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  • Writer's pictureEllen Worrell

#Write52 week 45: Carbon Literacy training part 2

Today is the last day of half-term in our little corner of Northamptonshire, so it's been a bit of a juggling act trying to combine full-time Izzy entertainment, work and life in general this last week, but that didn't stop me attending the second instalment of my Carbon Literacy training. And I know I said previously that it's important not to bombard people with stats (head here if you missed it), but I'm going to do it anyway. Some of these figures are too mind-boggling to simply ignore. Strap yourselves in folks, it's going to be an uncomfortable ride...

Katharine Hayhoe, a Canadian climate scientist, explains that "the world is on fire". Imagine how rough you feel when you're running a temperature – your muscles ache, your head is pulsating, and your body temperature is all over the place. That's exactly what it's like for our planet right now.

Clever scientists have worked out that:

  • a 1 °C rise in average global temperatures would increase rainfall by 3-10% and the risk of wildfires would increase by 200-400%

  • a 4 °C rise in average global temperatures would cut the average global GDP by 20%, but that poorer nations would see their GDP fall by 25%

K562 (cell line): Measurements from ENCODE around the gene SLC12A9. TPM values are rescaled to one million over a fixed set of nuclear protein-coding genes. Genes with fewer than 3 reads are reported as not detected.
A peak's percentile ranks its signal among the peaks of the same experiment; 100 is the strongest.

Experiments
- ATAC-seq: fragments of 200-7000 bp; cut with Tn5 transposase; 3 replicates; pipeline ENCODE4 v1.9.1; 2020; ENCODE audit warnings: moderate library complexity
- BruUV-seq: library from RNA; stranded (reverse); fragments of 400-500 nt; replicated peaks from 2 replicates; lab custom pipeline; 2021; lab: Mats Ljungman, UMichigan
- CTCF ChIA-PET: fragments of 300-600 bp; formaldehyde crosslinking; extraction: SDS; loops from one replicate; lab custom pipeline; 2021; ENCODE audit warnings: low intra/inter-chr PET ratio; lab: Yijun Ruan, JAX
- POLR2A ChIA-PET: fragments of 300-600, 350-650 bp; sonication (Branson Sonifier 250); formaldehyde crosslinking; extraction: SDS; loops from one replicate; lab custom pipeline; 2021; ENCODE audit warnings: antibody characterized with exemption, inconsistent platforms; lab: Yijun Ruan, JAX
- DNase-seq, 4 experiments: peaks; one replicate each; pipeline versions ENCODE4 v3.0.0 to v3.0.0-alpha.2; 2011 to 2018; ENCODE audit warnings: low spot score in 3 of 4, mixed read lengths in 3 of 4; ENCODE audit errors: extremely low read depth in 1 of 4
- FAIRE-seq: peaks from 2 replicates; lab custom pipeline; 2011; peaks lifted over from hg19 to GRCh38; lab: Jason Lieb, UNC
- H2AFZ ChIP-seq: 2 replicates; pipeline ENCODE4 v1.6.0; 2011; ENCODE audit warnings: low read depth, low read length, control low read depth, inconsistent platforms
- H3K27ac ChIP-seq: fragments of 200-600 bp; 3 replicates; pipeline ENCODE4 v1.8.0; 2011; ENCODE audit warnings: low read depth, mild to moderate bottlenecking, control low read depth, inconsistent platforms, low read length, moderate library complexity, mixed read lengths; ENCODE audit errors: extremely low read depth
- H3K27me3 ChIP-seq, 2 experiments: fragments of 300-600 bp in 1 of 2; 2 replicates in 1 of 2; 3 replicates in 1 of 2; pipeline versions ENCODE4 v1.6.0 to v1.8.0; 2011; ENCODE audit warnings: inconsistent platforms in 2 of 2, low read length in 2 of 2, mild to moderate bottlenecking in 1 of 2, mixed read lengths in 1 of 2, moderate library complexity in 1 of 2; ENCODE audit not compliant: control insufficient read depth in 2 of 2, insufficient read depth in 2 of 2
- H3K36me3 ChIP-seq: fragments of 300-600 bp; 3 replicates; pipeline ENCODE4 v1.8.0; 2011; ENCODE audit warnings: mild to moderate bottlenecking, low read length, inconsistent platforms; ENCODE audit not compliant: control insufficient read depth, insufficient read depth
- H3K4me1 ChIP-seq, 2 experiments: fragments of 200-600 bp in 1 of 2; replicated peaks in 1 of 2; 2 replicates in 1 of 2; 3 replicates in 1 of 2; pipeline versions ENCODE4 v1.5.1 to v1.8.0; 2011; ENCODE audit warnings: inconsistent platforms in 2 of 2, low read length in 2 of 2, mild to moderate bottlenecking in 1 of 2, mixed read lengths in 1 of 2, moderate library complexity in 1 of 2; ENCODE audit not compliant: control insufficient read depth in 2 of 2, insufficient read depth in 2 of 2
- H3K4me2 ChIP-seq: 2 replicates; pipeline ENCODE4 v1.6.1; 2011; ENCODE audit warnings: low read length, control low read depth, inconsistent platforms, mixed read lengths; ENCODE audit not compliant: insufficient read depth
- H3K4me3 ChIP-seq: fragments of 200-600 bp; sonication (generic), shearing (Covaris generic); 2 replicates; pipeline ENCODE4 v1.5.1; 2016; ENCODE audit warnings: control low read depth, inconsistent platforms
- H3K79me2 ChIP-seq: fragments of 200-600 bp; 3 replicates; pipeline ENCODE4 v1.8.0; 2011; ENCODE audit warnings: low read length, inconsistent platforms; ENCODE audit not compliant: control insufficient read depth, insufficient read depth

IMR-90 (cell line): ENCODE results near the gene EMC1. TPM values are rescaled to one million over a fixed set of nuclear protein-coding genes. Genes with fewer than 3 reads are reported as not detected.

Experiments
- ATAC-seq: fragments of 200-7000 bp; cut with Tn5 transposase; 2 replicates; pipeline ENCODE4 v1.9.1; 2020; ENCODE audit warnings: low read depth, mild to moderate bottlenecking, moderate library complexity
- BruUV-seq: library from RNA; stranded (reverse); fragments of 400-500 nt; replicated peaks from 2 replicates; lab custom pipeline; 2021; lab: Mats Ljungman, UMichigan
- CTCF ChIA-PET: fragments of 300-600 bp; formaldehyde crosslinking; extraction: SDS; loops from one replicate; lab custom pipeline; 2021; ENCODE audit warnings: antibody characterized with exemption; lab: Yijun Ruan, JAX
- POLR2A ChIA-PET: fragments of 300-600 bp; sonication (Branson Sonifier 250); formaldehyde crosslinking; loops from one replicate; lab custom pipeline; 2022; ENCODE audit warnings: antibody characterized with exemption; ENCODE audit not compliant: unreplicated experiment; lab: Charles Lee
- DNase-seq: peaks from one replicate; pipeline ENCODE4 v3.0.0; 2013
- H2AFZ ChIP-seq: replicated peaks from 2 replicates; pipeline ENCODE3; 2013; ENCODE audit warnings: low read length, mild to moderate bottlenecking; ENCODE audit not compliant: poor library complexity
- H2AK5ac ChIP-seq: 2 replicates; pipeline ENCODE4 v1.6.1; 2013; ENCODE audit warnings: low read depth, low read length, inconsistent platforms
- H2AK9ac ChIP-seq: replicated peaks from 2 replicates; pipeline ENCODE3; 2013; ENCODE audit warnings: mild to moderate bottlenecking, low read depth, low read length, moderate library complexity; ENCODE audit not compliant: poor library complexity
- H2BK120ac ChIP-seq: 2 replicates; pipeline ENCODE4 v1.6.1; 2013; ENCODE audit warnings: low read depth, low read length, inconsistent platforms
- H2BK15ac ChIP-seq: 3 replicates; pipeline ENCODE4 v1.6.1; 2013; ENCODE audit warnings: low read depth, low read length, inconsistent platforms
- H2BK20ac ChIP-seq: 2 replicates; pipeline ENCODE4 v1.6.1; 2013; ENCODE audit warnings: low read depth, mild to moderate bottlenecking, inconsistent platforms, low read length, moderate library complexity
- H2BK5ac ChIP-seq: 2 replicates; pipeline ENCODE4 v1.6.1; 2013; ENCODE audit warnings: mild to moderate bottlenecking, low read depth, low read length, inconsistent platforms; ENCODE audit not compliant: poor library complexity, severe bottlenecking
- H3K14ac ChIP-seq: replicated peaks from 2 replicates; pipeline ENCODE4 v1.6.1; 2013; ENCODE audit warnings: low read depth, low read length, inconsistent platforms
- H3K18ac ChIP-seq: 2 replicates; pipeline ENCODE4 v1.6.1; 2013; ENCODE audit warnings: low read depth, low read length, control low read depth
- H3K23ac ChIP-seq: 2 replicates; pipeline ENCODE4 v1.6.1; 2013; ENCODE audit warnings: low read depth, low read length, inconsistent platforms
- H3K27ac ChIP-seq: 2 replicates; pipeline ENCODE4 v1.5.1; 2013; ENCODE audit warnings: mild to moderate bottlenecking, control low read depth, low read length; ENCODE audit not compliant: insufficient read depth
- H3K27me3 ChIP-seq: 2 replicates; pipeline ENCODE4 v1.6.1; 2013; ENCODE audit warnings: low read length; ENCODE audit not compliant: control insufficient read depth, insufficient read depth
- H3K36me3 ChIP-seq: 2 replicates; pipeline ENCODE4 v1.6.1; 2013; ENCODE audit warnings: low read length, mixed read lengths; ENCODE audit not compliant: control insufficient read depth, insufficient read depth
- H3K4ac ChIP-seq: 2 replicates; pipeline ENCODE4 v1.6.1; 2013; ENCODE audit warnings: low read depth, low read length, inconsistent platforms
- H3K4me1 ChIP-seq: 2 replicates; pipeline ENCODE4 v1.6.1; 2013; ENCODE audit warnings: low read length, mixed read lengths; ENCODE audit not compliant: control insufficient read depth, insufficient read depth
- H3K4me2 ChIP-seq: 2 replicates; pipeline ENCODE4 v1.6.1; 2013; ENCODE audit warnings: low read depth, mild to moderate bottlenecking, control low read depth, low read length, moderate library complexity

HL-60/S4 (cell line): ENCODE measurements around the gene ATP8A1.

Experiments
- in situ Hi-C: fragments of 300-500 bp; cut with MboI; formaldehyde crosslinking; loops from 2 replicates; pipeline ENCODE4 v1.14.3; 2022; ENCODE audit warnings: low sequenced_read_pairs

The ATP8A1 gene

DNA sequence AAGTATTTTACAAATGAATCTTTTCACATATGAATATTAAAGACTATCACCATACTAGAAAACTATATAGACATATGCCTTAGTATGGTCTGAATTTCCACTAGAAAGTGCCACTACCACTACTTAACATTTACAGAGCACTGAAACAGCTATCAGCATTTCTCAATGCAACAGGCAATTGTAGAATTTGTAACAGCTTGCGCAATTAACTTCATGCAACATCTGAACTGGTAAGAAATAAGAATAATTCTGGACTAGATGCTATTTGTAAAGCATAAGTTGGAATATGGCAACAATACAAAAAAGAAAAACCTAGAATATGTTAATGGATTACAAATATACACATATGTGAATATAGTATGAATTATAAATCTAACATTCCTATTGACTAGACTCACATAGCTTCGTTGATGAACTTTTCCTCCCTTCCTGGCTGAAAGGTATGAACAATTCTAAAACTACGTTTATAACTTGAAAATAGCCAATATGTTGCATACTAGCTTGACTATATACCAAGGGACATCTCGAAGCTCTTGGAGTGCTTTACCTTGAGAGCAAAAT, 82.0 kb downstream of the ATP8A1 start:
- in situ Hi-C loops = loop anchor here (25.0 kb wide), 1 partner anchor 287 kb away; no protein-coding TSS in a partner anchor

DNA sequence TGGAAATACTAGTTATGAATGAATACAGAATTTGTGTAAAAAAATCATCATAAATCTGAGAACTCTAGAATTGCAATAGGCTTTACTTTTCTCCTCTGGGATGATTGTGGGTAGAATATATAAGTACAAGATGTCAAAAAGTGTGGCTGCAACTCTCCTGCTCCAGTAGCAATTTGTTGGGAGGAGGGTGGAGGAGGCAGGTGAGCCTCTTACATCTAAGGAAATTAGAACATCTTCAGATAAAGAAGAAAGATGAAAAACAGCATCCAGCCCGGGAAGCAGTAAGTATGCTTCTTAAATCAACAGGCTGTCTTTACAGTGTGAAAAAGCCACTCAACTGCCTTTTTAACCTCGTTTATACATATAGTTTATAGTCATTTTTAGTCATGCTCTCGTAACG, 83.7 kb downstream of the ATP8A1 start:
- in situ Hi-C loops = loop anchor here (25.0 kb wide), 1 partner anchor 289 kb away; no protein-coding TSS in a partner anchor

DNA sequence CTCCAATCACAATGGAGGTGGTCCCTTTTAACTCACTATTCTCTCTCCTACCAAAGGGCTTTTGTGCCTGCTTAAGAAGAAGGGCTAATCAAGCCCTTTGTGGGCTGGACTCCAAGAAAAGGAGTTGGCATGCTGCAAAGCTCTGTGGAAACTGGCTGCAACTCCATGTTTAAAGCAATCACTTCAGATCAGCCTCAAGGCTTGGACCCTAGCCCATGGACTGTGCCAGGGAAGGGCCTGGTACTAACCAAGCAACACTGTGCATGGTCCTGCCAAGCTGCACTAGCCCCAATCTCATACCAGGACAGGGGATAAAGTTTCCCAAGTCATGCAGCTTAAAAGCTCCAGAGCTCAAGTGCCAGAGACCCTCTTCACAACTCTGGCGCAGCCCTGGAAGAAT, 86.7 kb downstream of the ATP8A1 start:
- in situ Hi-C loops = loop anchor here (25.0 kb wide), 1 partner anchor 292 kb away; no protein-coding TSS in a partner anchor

However, they've also worked out that by limiting this rise to 1.5 °C rather than 2 °C, 50% fewer people would be exposed to water stress globally. These figures are mind-boggling, and every 0.1 °C really matters.

And did you know...?

  • The world's richest 10% produce 50% of global greenhouse gas emissions

  • You are in the world's richest 10% if you earn more than £27,000/year

  • You are in the world's richest 1% if you earn more than £100,000/year

I can't help agreeing with Greta Thunberg when she says: "the bigger your carbon footprint, the bigger your moral duty." But equally:

But before we can make a difference, we need to know what our carbon footprint is and what we can do to lower it. I've talked about Giki Zero before (head here for a refresh) but the latest instalment of my Carbon Literacy training prompted me to go back to my Giki dashboard and update my score. By removing all the trees I planted last year (head here for easy tree-planting ideas), my carbon footprint shot up again. Boo. But I was also able to make a few other changes that helped lower it again. Having said that, knowledge is power and I now know what areas I need to work on to lower it further still.

Food clearly has the biggest impact on my carbon footprint (currently standing at 1.7 tonnes overall), and it's a really tricky one. If I chose to go all-out vegan, my score would undoubtably go down. But I don't think that's something I can commit to right now. We eat veg-based meals 4-5 times a week, and any meat we do eat comes from the local butcher so I'm confident it has been reared ethically and sustainably. I buy organic fruit and vegetables wherever possible and am a little bit militant when it comes to food waste. Granted, it means some of our meals are really rather random, but I'd rather that than throw food away.

What about you? Have you worked out your carbon footprint on Giki yet?

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